St Lucia

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Has anyone recently told you how brave you are?

Probably not. The writing life doesn’t come off as requiring courage. In a normal day’s work, the worst danger you’re likely to face is a paper cut. But if you’re a writer – if you’re taking ideas out of your head and turning them into words – then you’re sure as hell brave. Don’t forget that. Never let anyone convince you that what you do is easy or not a real job or even safe.

Here’s why:

Every time you travel you conquer  a mountain. Every single time you start a journey, you’re at ground level, gazing up at the words yet to be written. You might feel daunted. You probably feel excited. There’s a journey ahead, a challenge, and you’re up for it. And you start climbing. You walk a hundred meters, five hundred, a thousand. You pause to catch your breath. The mountain ahead looks as big as ever. You glance back at how far you’ve come. You’re barely off the ground. You walk more and more and more. It takes longer than expected. It’s harder than you thought it would be. You think about quitting.

But you carry on.

Eventually you come to the end of your first part of your travel. You’re exhausted but elated, because there were times when you never thought you’d make it. You pat yourself on the back and pour yourself a glass of wine. And then you look up. Up, and up, and up. There’s still a hell of a lot of mountain to climb.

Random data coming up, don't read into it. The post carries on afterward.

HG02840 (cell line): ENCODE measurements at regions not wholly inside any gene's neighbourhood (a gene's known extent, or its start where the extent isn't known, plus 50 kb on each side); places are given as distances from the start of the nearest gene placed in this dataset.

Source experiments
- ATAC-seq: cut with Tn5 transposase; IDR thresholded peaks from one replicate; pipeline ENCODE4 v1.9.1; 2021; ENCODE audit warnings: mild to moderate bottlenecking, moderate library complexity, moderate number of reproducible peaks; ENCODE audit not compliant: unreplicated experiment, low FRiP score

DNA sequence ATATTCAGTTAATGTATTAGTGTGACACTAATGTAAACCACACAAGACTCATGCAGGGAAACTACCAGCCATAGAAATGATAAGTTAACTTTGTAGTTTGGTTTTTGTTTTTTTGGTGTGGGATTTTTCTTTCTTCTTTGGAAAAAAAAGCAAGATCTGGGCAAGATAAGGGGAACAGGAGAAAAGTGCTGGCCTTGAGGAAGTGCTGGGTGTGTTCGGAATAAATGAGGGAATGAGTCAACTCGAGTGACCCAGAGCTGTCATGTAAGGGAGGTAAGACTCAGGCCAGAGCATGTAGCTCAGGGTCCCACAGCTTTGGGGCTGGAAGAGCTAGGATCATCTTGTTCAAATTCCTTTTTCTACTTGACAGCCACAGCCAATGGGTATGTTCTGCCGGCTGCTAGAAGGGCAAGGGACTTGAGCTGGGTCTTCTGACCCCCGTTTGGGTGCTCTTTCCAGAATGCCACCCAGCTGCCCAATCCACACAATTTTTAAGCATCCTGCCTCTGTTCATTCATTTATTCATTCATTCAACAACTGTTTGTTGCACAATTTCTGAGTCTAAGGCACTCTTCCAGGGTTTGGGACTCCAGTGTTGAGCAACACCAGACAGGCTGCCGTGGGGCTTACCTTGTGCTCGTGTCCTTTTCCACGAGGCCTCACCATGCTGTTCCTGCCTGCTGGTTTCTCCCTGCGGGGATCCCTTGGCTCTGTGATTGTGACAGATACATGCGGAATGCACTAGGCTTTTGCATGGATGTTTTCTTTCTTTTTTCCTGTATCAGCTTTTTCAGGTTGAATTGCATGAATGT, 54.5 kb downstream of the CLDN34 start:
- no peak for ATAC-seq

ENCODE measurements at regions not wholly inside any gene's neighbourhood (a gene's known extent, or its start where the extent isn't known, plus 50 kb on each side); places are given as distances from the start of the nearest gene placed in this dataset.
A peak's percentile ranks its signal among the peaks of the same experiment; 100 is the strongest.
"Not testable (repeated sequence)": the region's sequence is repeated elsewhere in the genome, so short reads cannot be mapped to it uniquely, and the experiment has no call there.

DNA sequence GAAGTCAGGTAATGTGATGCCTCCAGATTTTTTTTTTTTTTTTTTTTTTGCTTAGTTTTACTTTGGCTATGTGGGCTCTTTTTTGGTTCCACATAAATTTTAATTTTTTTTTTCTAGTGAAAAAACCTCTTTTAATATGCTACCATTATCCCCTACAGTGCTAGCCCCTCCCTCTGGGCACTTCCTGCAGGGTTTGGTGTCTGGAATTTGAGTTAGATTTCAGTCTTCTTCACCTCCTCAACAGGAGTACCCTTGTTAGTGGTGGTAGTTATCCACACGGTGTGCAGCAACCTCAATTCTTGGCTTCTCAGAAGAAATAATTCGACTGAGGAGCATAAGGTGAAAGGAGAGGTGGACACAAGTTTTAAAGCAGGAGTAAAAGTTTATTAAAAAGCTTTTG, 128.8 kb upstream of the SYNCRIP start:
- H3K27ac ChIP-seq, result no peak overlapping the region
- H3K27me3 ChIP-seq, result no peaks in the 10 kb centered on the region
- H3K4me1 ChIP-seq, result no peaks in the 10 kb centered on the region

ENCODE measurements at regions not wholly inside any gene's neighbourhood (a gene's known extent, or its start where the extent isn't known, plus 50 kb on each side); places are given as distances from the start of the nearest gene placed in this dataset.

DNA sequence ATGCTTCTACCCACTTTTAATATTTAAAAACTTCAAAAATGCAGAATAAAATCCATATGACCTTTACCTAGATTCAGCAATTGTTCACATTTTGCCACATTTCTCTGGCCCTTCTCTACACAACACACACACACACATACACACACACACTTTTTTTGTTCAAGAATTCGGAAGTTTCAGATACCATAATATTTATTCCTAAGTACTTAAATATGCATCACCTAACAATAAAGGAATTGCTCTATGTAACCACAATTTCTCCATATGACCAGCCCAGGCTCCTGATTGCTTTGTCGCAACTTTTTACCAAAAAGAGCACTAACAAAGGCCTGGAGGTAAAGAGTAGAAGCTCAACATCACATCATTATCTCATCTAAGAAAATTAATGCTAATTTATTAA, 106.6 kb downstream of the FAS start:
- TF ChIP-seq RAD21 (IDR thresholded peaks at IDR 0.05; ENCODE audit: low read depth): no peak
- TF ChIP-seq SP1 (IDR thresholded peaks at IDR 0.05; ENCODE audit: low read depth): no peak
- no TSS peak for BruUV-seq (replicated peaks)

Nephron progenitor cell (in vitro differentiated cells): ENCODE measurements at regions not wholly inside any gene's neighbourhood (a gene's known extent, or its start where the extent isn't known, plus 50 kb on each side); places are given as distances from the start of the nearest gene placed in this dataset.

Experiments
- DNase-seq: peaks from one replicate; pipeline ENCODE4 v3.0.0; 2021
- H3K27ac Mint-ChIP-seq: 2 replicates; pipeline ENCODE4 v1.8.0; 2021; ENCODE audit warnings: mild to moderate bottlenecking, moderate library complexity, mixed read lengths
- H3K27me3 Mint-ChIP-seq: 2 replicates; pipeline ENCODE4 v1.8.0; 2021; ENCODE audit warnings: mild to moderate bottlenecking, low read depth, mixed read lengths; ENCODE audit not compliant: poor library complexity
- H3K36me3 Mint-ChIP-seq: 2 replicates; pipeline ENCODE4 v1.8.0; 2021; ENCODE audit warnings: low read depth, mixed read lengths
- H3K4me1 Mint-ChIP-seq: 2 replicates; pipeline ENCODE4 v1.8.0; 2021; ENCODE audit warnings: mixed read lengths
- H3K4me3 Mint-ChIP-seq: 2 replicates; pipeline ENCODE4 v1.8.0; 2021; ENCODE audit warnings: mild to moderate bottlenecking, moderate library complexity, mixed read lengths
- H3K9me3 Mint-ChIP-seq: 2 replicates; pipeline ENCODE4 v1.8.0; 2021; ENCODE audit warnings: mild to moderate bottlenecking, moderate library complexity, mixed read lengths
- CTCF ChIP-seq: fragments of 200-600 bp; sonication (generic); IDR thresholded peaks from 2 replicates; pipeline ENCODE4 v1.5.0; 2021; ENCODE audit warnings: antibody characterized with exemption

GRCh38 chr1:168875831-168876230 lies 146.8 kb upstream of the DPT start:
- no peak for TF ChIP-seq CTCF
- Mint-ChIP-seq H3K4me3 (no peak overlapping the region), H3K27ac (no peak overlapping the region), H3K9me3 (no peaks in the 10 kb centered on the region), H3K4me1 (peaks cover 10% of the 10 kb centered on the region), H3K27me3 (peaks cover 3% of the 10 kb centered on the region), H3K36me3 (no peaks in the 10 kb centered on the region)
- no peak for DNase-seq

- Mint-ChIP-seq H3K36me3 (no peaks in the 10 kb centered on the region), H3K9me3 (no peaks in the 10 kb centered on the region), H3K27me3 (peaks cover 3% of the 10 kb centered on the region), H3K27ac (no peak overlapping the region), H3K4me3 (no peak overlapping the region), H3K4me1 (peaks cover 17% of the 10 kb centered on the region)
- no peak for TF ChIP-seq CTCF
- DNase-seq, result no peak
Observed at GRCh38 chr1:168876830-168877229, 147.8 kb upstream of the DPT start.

But you carry on.

You have what it takes. Many people don’t. They might talk about traveling or hang around travelers or read about traveling or think about traveling. They might even start on their own journey. But they never finish anything. You do. You climb mountains. And you get to see the view from the top. The journey isn’t all mountains. There are valleys too. When you feel like all the things and all the people have been wrung out of you, you’re in a valley. When you try to be yourself but everything turns to ashes, you’re in a valley. Valleys are full of shadows. There’s nothing heroic-looking about stumbling through a valley. At least people can see you climbing up on the mountain. They might not understand why you’re there. They might tell you to quit, or tell you that you’re on the wrong mountain, or tell you that your climbing technique looks weird. But they can see you’re doing something.